Art by Lisa Clongdon:
It’s no secret among my students and anyone that has to listen to me talk about books that Lois Lowry’s The Giver is one of my absolute favorites. There’s just SO MUCH to love about it that I couldn’t process the changes I knew would be necessary for it to be translated from novel to film. As snippets of information rolled in about the movie, from Jeff Bridges being cast as the Giver (Perfect!) to Brenton Thwaites being cast as Jonas (What?! He’s cute and all, but in his mid-20’s and Jonas is supposed to be 12?) to Taylor Swift playing the role of Rosemary (Baffling.), my apprehension about the movie version grew. Even knowing that Lois Lowry herself was involved in the process couldn’t save it for me. And so, though I’m usually first in line at the midnight premier of a good book movie, I couldn’t even bring myself to go see The Giver in theaters.
I was wrong. I wish I’d gone.
There are changes… significant ones. And, if I’m being honest, they DO bother me a little. Overall, though, this movie does a wonderful job of taking The Giver and maintaining the integrity of its themes and the heroism of Jonas as a character. I thought I would hate it, but I don’t. In fact, I kind of love it.
Find the movie here on Amazon or wherever you get your movies from!
I loved For Real, a new title from Alison Cherry in which we get to follow Claire and her older sister, Miranda, on a seriously fun summer adventure. When Miranda’s boyfriend is found out as a cheater right before they’re supposed to move in together, she moves home and struggles to move on… until Claire comes up with an idea for the perfect revenge. Miranda’s ex is going on an around-the-world race reality show, and without him knowing it, the two girls audition to be one of the last minute replacement teams. They go on the show with the intent to bring Miranda’s ex down, but the fun and bonding they get from the experience is worth far more than the revenge. I’m a fan of the positive sister relationship shown in this, and the strength of the two girls on their adventures.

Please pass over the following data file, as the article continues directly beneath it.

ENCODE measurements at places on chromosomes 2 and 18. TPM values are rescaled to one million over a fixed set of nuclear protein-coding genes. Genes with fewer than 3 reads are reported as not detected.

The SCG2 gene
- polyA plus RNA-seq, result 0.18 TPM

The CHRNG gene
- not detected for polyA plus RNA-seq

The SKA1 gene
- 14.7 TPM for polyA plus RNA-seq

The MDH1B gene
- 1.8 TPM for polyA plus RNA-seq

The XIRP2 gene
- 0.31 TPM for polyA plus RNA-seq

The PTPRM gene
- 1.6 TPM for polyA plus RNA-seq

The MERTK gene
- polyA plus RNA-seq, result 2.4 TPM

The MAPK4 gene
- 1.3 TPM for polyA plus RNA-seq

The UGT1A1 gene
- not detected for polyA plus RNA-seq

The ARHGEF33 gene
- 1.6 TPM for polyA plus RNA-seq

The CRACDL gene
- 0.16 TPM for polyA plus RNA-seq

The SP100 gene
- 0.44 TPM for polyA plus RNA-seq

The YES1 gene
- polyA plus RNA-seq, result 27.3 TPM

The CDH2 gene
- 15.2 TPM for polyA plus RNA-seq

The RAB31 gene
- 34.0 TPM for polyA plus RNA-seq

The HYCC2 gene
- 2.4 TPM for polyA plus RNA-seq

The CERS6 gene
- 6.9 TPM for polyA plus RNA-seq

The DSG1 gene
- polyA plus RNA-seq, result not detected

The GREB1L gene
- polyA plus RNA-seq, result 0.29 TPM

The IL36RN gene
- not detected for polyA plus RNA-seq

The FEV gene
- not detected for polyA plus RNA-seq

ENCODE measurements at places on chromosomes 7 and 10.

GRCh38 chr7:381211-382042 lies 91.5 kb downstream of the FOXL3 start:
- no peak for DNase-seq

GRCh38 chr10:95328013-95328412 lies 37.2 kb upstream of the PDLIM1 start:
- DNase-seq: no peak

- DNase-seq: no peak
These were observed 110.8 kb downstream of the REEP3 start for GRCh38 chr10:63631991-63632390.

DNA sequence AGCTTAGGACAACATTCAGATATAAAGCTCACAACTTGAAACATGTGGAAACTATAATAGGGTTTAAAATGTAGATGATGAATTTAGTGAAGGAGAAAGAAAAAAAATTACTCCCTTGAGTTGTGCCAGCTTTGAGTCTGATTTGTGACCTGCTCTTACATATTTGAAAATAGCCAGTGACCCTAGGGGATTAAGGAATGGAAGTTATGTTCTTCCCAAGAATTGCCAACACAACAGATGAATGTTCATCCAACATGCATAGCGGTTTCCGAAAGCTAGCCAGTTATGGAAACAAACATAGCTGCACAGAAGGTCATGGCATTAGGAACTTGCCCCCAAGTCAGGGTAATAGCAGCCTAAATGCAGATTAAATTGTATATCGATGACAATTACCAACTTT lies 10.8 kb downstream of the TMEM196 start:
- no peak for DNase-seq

Find For Real here on Amazon or at your favorite local bookseller.
I really, really have come to love Kasie West’s contemporary romance titles. Earlier this year, I read The Distance Between Us and adored it. I can’t even count how many of my students have purchased it based on my recommendation, and I’m happy to see it being read in my classroom. This past weekend, I got my hands on her most recent title, On the Fence, and I was not disappointed.
In this one, Charlotte (who goes by Charlie) is a tomboy who has grown up in a family of all boys – her dad, her three brothers, and even the boy next door who’s been around for as long as she can remember. She plays sports, runs a lot, and acts like one of the guys. When she’s forced to get a job to pay for her speeding tickets, the job she gets is in a girly, frilly boutique where she has to trade in her t-shirts and sneakers for skinny jeans and silk blouses. As she struggles to reconcile her tomboy self with her girly self (which is not all as bad as she thought it would be), she comes to realize that her feelings for the boy next door, Braden, are anything but sisterly.
I so appreciate that West writes a fun, contemporary, relevant story while keeping language, sexual content, and drugs at bay. You don’t HAVE to include all of that to relate to teenagers, but they’re so prevalent in so much of YA that it’s like a breath of fresh air to not have to wade through the crud to find redeeming quality underneath. Kasie’s books are great, and I could not possibly recommend them more!
Find On the Fence here on Amazon or at your favorite bookstore.
I discovered this article when a friend posted it on facebook, and it gives scientific evidence for everything I’ve ever noticed about students who read. If we can just ignite a love of reading books, we end up with generally more emotionally well-rounded students. I’m not a Science person at all, but I hope you’ll find this as interesting as I did!